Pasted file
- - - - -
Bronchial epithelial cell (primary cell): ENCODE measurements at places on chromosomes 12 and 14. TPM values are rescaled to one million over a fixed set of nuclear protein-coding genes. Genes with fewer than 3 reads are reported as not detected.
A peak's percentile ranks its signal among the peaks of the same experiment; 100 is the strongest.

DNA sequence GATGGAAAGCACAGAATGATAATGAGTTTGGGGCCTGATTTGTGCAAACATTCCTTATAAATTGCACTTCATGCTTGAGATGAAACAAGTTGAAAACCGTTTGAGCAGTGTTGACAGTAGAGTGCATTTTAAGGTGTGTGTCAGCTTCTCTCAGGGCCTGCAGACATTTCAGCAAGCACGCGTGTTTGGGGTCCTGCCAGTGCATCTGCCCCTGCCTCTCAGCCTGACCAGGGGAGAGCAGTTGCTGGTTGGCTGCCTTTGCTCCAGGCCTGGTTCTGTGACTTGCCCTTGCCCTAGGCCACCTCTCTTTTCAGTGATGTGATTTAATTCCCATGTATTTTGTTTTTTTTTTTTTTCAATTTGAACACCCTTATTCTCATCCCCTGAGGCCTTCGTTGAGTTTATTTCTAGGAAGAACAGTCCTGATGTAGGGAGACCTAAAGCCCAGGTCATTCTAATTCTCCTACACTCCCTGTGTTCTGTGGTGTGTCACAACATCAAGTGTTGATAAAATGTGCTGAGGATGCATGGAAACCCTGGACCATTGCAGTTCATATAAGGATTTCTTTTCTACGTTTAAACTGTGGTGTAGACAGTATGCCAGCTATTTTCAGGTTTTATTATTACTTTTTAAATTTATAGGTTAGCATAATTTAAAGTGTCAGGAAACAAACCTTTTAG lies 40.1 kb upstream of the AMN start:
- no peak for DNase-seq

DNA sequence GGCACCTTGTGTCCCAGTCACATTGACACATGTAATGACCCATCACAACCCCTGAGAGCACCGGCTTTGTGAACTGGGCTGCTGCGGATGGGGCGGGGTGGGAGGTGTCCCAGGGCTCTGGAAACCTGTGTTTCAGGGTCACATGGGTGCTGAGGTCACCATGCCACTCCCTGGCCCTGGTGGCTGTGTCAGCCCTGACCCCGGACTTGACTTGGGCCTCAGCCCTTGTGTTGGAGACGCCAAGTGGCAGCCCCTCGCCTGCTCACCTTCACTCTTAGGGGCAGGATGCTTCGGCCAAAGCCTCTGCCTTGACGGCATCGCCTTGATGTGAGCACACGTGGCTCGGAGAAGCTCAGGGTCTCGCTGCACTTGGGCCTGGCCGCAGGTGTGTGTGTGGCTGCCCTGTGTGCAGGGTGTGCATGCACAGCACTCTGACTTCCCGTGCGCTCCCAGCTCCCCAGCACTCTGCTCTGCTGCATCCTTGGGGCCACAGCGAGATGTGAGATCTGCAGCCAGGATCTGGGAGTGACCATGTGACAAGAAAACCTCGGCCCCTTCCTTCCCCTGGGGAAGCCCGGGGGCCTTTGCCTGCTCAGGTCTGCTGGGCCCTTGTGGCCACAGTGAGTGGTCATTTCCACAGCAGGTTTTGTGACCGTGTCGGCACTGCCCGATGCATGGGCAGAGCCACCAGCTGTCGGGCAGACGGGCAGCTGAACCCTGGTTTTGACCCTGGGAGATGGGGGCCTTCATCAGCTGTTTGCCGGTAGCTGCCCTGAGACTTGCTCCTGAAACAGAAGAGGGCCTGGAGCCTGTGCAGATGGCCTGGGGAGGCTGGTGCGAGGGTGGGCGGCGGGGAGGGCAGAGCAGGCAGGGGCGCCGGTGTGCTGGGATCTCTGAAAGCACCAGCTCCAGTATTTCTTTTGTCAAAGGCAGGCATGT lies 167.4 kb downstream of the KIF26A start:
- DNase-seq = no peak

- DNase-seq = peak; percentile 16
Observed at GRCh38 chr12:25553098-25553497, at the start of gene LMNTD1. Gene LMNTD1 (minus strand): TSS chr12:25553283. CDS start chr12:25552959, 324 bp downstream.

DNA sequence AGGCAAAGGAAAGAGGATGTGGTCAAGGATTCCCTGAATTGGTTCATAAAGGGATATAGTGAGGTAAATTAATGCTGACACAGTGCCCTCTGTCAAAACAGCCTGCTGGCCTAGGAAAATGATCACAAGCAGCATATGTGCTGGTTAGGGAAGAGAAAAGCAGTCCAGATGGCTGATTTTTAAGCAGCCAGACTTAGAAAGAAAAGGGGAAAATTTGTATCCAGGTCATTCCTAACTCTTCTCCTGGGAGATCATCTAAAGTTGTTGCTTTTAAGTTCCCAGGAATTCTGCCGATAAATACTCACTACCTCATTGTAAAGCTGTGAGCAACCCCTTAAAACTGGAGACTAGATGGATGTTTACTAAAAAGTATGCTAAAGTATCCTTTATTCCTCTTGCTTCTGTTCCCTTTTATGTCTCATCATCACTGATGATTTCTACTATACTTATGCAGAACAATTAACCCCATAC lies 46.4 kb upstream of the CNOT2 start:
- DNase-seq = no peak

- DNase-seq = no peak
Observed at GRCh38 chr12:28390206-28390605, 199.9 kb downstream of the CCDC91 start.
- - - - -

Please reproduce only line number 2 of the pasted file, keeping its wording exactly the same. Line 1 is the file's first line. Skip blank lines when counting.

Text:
A peak's percentile ranks its signal among the peaks of the same experiment; 100 is the strongest.